About 15 unidentified people attacked Uma Singh, a 24-year-old print and radio reporter, in her home in the southeastern district of Dhanusa on Sunday night, according to local and international news reports. Singh died of multiple stab wounds to the head and upper body while being transferred from a local hospital to a larger one later that evening.
Brij Kumar Yadav, Singh's editor at the Nepali-language daily Janakpur Today, told Agence France-Presse that her recent coverage of women's rights and local political issues could have been the cause of the attack.
The Kantipur news group also reported that its Dhanusa-based reporter Manika Jha was threatened in her home on Sunday by a group of three or four people who broke her windows and told her that she would be the next person to be attacked. Police provided a guard at her residence, according to the group's Web site, eKantipur.
Women journalists in Dhanusa demanded official protection in October 2008, claiming dozens had been forced to quit after threats from armed groups, eKantipur reported.
Sunday's attacks come just weeks after Prime Minister Pushpa Kamal Dahal publicly reaffirmed the government's commitment to protecting the press following an escalation of violent attacks on the media. News outlets raised an outcry after assailants struck the offices of the Himalmedia publishing company in December, with many newspapers leaving pages blank in protest.
"The violent death of our colleague Uma Singh is a tragedy
and her attackers must be prosecuted," said
Singh also worked for the local FM station Radio Today, according to news reports. She opposed threats to women's rights--including the local tradition of costly dowries paid by the bride's family before marriage--and criticized political leaders involved in local unrest stemming from ethnic separatist movements, the reports said.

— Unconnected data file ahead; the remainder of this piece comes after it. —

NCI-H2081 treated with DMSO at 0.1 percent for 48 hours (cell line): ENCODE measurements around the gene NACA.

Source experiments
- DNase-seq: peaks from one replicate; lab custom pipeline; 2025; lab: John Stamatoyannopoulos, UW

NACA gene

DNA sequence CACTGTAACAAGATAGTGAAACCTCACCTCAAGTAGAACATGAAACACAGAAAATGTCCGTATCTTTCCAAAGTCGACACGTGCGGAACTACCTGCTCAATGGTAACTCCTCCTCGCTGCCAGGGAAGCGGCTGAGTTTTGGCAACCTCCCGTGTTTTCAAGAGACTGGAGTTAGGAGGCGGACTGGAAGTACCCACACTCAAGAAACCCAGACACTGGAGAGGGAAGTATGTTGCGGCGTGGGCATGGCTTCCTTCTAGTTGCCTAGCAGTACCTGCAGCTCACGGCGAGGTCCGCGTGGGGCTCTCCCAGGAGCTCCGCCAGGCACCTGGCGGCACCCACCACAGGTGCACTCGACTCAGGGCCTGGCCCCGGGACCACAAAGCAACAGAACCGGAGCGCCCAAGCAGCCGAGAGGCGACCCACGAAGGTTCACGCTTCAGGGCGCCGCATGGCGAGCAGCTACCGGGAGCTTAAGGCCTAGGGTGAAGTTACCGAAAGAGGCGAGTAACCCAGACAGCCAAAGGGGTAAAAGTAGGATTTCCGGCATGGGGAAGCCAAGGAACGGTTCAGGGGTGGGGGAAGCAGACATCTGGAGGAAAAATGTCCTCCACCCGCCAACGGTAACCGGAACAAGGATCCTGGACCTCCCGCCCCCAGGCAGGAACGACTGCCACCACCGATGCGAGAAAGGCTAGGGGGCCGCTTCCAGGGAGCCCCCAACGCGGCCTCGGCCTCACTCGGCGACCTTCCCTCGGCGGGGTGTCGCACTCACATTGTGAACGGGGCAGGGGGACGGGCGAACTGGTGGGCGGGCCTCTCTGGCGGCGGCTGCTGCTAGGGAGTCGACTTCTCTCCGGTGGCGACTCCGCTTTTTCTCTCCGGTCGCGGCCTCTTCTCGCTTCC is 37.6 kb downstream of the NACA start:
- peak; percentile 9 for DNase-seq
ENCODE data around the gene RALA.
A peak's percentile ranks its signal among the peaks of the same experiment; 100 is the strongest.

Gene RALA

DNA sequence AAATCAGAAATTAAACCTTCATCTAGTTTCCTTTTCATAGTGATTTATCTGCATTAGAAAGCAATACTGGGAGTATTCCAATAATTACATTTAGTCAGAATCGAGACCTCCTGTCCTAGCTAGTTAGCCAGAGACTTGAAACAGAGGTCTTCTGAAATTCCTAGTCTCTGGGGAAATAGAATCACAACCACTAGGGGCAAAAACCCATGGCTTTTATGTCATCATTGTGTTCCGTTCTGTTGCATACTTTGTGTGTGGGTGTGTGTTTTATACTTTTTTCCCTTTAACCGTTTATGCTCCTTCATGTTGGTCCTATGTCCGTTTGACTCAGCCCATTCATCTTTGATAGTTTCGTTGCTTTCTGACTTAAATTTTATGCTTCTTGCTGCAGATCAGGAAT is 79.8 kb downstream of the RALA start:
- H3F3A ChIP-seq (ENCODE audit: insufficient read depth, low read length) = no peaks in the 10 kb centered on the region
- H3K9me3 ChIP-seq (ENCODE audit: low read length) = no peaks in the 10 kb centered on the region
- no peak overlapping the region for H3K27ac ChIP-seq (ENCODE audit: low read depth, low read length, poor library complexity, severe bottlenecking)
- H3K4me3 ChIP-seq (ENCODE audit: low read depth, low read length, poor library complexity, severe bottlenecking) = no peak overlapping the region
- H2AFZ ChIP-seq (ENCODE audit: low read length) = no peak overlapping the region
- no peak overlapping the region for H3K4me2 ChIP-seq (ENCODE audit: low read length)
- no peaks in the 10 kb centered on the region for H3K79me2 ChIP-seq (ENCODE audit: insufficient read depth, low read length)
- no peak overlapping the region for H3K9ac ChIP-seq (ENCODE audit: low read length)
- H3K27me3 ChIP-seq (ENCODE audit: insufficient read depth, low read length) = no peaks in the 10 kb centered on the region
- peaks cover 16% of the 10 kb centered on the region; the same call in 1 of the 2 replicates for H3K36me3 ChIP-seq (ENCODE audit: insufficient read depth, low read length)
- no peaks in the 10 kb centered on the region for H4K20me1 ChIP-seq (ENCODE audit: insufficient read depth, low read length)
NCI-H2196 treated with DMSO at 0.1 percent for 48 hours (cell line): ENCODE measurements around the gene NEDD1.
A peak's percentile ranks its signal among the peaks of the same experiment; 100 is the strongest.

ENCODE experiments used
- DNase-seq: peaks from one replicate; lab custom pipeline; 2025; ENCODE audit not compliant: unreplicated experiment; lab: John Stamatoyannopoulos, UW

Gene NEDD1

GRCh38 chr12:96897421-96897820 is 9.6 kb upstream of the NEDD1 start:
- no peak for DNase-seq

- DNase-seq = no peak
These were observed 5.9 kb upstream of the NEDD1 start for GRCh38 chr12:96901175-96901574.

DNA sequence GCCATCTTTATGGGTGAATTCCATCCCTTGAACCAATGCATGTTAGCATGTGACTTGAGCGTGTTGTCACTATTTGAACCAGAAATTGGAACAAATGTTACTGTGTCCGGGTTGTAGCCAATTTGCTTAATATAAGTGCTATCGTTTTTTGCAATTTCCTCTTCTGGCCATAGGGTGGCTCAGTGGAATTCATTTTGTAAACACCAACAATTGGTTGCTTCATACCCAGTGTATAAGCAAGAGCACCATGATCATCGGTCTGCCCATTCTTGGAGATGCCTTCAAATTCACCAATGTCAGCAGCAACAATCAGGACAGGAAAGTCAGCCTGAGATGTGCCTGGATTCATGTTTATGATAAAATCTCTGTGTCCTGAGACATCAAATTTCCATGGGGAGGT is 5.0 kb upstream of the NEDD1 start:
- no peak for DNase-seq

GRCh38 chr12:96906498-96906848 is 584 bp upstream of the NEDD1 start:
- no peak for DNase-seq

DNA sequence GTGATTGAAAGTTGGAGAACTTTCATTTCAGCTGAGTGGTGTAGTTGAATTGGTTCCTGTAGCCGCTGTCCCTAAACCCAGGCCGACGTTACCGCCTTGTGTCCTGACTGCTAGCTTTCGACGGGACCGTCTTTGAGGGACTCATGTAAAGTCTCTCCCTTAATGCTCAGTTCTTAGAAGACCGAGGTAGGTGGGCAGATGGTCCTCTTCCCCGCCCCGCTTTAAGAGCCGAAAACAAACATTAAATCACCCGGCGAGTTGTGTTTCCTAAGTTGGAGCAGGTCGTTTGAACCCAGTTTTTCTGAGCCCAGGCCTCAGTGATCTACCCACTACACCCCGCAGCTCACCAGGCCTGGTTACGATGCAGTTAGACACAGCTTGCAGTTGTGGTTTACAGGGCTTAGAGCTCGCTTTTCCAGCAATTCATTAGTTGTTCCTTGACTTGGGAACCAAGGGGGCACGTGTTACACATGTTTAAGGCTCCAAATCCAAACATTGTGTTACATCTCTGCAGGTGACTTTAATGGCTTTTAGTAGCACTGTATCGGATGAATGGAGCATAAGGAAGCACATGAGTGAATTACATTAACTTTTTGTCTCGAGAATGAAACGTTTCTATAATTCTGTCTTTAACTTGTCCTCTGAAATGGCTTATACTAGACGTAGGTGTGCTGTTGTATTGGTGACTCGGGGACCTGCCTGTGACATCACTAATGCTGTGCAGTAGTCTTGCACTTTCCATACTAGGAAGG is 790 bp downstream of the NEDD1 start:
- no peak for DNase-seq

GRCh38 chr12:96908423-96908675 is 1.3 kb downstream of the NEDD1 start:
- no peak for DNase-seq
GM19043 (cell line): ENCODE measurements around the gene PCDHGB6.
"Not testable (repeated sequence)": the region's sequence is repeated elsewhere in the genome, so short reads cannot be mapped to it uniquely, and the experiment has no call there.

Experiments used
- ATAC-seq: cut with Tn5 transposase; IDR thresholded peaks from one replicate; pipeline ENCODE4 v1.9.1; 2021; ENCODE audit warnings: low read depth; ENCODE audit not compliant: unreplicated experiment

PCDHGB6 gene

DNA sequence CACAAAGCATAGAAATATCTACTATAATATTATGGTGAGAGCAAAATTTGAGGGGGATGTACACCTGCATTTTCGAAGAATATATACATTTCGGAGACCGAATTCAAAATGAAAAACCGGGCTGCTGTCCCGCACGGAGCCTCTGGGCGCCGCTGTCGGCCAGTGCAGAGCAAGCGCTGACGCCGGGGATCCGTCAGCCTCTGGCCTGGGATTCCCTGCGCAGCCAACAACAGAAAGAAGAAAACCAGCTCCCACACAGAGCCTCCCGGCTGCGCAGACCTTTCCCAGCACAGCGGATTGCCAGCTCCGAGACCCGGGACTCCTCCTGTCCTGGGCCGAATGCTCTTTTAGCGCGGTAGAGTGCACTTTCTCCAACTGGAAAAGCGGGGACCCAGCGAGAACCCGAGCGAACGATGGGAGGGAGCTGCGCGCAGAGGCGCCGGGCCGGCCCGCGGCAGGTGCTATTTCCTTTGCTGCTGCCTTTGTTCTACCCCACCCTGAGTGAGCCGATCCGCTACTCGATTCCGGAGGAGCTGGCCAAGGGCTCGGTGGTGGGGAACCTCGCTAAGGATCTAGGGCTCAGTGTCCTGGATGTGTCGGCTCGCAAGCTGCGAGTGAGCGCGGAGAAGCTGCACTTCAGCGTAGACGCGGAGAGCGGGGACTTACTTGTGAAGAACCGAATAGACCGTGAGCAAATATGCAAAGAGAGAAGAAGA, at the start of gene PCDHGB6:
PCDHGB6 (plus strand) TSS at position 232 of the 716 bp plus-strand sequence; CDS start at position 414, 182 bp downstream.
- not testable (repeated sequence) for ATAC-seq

The local news Web site Republica reported on Monday that police had arrested four people in connection with Singh's murder. It quoted state-owned Nepal TV saying that a local political group had claimed responsibility for the slaying, saying it was committed "mistakenly." Other news outlets said the motive was still unknown.
Militant groups operating in the plains and low hills of the Terai advocate autonomy, and the region has seen outbreaks of violence since 2006, according to published analyses. Despite opening negotiations with some groups, the recently elected government, dominated by the Communist Party of Nepal, has failed to stem the aggression.
The Janakpur offices of the Terai Times were also attacked and staff assaulted on October 20 after the paper published articles alleging the Maoist's youth branch, the Young Communist League, was involved in local criminal activities, according to local and international news reports.
"It is a big problem working in the Terai region," Singh told the U.N. Mission in Nepal during an interview last year, which is available on YouTube. "Society doesn't accept [women] with equal perspectives. They say the work we have been doing is not good." She also described pressures from local organizations and armed groups. "If we don't air the news of their choice, they threaten us with killing," she said. But, she said, she and her colleagues did not bow to their orders. "We also have to balance our news."